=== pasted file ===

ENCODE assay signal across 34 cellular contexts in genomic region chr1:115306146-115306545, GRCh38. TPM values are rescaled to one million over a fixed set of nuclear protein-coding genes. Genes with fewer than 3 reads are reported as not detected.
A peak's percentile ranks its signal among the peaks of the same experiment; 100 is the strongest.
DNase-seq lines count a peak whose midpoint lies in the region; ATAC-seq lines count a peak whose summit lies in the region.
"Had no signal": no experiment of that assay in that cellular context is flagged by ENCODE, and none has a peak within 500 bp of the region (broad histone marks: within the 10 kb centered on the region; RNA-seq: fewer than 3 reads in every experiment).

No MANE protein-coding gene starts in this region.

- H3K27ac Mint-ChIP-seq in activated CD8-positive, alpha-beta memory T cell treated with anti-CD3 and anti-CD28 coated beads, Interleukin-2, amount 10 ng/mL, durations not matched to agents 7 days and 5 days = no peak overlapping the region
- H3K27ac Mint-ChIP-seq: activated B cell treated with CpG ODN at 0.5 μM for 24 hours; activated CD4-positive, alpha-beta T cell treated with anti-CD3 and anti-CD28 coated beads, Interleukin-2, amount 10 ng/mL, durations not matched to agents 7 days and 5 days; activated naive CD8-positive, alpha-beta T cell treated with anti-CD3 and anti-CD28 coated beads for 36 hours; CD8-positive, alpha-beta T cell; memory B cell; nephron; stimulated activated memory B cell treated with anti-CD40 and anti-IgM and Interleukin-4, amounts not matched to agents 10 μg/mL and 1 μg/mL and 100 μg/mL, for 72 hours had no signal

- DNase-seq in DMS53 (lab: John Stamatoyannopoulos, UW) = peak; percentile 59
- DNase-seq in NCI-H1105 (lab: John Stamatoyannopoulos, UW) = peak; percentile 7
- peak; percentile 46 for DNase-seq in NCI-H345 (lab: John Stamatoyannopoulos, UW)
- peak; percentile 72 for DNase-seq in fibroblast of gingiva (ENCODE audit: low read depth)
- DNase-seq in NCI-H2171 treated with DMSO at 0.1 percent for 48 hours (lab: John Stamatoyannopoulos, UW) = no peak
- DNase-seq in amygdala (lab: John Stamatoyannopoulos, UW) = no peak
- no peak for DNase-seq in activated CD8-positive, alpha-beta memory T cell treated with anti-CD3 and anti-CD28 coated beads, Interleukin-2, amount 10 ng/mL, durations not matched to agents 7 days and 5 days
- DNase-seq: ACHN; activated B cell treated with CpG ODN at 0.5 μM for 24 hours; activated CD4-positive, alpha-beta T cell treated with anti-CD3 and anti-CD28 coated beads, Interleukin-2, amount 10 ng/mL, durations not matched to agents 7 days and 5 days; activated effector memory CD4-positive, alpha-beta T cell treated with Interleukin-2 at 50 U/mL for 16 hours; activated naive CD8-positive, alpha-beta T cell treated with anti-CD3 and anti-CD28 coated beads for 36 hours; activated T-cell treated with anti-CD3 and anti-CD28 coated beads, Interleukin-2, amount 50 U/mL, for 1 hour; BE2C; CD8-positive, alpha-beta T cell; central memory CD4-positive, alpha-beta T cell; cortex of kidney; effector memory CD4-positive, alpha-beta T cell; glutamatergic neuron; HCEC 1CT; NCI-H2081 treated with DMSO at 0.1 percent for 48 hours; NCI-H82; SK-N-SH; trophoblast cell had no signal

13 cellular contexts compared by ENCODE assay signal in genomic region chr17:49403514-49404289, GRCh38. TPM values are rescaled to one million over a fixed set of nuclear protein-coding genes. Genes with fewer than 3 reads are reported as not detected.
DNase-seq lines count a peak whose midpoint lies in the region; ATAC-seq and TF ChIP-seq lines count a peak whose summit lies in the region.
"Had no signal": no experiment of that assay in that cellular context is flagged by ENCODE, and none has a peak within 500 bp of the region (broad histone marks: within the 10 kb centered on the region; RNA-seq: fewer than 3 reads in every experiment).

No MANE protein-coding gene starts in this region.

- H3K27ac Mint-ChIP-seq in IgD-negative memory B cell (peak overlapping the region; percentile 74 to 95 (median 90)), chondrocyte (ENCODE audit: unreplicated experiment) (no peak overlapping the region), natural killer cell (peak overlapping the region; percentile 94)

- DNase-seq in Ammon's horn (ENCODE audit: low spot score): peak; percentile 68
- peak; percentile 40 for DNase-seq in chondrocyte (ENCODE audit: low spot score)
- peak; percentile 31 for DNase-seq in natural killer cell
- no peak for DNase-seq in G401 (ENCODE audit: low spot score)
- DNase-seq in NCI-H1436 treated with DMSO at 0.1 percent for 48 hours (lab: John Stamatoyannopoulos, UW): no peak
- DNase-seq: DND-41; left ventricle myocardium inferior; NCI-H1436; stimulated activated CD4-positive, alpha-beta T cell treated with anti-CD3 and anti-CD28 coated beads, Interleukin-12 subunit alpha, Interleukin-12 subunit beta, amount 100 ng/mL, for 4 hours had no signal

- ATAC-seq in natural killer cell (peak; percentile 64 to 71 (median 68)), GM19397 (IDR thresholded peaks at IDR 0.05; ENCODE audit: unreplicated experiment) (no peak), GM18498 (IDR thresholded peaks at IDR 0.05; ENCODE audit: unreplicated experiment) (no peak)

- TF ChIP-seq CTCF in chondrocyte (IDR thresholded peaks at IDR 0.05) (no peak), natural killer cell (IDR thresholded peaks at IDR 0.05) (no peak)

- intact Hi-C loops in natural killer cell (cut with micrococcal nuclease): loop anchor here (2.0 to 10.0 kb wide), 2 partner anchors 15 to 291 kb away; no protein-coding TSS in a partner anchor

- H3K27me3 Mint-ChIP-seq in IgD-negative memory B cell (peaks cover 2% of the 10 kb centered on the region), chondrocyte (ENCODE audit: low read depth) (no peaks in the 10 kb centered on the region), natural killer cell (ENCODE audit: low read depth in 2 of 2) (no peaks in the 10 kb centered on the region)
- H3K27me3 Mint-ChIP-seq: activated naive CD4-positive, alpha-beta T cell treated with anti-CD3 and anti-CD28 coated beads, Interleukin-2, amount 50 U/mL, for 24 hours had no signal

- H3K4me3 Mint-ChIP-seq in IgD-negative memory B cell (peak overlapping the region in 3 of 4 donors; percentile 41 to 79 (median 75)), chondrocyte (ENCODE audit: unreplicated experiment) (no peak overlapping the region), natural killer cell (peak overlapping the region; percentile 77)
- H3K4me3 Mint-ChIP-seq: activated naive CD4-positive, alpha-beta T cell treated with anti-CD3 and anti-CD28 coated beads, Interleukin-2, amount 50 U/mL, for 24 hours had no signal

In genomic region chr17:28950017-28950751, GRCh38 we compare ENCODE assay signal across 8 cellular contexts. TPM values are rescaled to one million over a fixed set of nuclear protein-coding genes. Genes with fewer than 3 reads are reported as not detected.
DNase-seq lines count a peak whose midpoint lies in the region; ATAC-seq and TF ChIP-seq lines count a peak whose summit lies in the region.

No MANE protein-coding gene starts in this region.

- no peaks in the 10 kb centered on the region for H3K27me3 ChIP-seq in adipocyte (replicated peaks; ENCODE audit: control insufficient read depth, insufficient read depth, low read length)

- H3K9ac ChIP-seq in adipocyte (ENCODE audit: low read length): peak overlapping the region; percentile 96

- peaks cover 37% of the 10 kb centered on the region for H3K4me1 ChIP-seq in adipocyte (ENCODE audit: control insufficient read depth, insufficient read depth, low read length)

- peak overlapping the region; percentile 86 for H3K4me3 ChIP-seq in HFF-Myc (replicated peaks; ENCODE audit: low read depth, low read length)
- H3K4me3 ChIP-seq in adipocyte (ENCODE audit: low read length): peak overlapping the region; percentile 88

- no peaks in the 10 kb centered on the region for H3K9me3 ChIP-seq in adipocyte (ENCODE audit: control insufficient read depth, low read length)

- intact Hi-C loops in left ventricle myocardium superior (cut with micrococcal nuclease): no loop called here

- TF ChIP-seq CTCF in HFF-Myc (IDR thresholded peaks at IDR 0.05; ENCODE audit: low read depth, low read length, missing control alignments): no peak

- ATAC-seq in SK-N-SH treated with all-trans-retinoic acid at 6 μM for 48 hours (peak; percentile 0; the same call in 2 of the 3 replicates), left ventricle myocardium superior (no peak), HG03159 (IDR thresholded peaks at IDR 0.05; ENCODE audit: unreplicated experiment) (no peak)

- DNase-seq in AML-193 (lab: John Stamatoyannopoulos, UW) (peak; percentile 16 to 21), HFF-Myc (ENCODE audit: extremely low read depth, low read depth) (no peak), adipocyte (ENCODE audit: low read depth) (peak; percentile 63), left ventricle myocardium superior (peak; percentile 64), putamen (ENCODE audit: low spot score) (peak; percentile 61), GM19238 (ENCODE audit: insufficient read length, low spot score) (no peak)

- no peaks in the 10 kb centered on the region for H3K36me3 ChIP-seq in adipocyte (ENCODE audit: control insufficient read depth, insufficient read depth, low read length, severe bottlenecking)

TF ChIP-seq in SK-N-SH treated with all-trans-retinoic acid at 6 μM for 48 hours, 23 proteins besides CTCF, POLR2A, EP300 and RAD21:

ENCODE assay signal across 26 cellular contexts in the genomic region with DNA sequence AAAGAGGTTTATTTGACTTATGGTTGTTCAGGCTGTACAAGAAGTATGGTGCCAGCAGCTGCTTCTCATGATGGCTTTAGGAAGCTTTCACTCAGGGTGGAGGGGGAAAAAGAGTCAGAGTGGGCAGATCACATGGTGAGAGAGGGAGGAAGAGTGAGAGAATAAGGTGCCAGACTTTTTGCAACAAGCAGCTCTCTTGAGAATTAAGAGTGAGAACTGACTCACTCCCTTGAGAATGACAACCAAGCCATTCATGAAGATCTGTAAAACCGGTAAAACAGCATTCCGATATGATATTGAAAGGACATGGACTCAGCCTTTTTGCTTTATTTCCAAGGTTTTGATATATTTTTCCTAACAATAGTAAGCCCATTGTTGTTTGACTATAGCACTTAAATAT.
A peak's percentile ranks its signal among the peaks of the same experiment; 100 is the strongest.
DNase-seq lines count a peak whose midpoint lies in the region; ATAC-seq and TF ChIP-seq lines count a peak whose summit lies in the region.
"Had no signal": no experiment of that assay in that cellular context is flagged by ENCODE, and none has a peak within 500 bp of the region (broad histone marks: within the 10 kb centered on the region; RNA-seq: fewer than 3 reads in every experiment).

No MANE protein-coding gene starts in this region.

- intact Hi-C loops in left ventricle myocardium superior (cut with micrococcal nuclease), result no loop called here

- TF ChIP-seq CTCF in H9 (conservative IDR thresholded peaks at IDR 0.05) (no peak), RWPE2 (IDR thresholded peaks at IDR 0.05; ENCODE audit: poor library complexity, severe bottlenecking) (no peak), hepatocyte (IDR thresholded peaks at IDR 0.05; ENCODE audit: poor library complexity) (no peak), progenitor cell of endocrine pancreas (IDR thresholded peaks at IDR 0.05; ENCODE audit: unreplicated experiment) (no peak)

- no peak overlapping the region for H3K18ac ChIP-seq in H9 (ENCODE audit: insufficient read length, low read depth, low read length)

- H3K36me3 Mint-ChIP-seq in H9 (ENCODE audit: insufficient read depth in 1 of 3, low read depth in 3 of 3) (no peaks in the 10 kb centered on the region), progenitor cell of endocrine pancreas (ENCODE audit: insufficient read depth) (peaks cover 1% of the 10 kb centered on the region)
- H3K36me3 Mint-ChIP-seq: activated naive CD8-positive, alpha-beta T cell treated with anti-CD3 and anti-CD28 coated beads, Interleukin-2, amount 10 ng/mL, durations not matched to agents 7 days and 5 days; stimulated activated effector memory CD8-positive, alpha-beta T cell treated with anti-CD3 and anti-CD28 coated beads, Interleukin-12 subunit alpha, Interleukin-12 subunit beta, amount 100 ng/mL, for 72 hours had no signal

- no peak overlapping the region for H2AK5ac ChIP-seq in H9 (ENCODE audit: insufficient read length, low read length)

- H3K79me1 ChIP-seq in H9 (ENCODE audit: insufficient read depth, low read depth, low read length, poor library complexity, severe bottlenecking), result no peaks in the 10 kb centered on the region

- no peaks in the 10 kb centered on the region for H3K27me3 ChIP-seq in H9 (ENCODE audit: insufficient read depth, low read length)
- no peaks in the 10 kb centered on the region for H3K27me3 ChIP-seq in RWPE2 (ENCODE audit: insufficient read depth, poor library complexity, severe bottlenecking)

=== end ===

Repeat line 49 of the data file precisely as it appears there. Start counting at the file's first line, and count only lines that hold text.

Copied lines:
ENCODE assay signal across 26 cellular contexts in the genomic region with DNA sequence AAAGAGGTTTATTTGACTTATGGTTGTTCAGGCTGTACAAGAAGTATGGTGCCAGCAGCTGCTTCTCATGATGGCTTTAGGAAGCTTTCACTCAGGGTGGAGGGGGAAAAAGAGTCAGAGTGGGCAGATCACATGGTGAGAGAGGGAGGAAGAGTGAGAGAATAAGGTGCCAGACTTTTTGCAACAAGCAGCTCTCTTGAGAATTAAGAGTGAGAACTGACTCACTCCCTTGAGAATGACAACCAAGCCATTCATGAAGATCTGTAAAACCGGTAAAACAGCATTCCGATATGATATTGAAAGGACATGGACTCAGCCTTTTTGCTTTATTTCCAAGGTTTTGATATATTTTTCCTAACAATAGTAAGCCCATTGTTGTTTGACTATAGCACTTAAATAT.